You know how Safari now requires you to confirm that you want to allow file downloads per domain? It’s not just irritating; it is also sometimes mere theatre.
Consider this tweet from Craig Hockenberry:
If you view the Twitter website in Safari on Mojave and/or Catalina, you’ll probably enjoy this extension app I wrote:
It makes the navigation scroll and hides “Trends” & “Who to follow”. Two lines of code that improve things immensely. Enjoy!
If you click the link to download the file, Safari will ask you if you want to allow downloads on “t.co” — Twitter’s URL shortener — which is a problem for two obvious reasons:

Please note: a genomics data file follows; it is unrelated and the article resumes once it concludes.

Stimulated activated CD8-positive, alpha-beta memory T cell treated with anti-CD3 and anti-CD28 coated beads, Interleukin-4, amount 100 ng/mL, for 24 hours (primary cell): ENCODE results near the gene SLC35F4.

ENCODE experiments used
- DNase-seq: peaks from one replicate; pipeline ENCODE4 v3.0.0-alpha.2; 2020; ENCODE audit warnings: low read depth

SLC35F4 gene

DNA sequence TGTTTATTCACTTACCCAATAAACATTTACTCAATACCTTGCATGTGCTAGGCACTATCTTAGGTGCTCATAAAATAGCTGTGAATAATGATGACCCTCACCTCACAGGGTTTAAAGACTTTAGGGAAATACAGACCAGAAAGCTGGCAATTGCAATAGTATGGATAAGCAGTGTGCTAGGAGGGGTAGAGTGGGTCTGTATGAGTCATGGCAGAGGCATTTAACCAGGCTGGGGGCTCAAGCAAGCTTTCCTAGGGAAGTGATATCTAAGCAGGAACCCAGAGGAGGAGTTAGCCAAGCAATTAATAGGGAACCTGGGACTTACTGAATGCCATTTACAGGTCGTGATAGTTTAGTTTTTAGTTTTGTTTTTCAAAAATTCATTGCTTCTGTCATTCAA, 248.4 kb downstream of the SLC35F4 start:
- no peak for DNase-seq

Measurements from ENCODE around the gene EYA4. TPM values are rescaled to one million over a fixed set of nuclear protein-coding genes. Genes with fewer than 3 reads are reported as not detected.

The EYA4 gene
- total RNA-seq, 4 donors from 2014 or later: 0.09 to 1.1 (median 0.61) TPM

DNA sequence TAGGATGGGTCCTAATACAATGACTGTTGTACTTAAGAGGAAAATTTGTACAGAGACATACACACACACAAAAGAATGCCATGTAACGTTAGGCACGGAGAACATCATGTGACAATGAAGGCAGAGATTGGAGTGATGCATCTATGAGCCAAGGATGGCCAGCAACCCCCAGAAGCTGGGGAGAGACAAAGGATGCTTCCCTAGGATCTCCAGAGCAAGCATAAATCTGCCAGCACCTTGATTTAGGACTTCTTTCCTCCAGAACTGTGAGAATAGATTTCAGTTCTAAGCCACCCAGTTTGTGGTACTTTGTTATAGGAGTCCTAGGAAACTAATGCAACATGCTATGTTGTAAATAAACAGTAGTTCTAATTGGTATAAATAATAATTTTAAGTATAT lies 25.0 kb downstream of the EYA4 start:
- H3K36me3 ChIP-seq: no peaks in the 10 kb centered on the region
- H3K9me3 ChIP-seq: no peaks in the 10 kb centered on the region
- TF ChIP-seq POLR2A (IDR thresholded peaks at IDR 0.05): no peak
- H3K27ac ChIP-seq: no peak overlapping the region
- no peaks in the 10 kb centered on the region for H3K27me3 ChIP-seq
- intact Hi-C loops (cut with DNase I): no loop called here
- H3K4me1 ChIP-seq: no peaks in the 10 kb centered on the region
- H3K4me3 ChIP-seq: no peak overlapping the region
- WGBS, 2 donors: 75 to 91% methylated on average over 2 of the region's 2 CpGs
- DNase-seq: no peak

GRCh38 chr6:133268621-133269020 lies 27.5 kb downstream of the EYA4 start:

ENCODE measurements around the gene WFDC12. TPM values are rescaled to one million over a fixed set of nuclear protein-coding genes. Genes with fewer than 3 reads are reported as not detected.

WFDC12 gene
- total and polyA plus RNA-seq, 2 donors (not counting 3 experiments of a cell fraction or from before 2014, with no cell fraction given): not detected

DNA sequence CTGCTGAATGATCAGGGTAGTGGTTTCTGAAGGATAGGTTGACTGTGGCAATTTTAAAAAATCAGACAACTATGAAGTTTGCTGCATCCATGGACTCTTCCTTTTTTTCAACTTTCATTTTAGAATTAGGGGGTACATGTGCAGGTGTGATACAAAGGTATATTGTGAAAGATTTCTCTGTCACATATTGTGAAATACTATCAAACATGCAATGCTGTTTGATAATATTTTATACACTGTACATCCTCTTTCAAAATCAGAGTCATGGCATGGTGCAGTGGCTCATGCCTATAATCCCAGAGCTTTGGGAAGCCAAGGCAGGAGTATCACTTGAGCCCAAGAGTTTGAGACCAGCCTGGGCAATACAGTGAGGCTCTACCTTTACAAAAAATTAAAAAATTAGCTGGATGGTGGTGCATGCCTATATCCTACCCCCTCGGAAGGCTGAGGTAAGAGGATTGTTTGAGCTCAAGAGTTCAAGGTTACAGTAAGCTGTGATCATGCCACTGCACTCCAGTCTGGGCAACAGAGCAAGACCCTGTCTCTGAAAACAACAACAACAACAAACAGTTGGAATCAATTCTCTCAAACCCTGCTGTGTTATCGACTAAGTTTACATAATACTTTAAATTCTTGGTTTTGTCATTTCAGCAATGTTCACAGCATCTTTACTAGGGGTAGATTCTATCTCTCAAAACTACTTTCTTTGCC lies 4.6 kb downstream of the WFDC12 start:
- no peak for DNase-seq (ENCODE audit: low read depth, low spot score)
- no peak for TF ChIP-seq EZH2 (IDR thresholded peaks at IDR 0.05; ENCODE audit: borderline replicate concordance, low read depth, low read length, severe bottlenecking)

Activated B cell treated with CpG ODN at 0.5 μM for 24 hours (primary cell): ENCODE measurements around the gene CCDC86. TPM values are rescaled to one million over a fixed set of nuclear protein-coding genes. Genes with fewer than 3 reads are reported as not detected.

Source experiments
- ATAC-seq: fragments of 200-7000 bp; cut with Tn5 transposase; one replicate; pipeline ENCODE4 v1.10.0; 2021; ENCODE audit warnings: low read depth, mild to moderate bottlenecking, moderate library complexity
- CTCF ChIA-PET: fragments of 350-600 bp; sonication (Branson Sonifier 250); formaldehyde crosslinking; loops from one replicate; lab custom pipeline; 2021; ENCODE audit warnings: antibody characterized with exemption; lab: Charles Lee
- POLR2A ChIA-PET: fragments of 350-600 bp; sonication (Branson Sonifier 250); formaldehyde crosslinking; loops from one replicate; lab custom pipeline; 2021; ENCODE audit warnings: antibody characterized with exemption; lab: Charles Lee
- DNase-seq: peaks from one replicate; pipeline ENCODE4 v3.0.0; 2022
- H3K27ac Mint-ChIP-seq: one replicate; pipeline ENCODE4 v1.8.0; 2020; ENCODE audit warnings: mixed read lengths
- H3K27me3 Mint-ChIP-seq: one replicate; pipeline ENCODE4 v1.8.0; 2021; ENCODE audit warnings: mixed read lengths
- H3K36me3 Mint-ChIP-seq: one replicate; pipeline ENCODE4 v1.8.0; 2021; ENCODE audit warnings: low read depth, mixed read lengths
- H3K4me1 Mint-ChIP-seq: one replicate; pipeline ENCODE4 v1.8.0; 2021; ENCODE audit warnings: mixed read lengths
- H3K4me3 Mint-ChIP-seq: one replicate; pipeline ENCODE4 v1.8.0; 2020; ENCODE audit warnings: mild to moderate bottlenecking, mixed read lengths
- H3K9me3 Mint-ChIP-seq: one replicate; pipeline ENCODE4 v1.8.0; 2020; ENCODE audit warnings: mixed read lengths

The file is not being downloaded from t.co, but from files.iconfactory.net, so the prompt is lying.
Confirming that you do want to allow downloads from t.co does, apparently, allow you to download any and all files from links posted on Twitter without further confirmation. I tried downloading another archive and I was not asked if I want to allow downloads.
Twitter’s URL shortener works by creating 301 redirects, but Safari apparently doesn’t follow those to their destination URL. In some cases, that probably makes sense — large file downloads are often hosted on CDNs with inscrutable addresses. It does, however, mean that whatever way this is supposed to benefit security or privacy is easily defeated if downloads are redirected through common URL shorteners.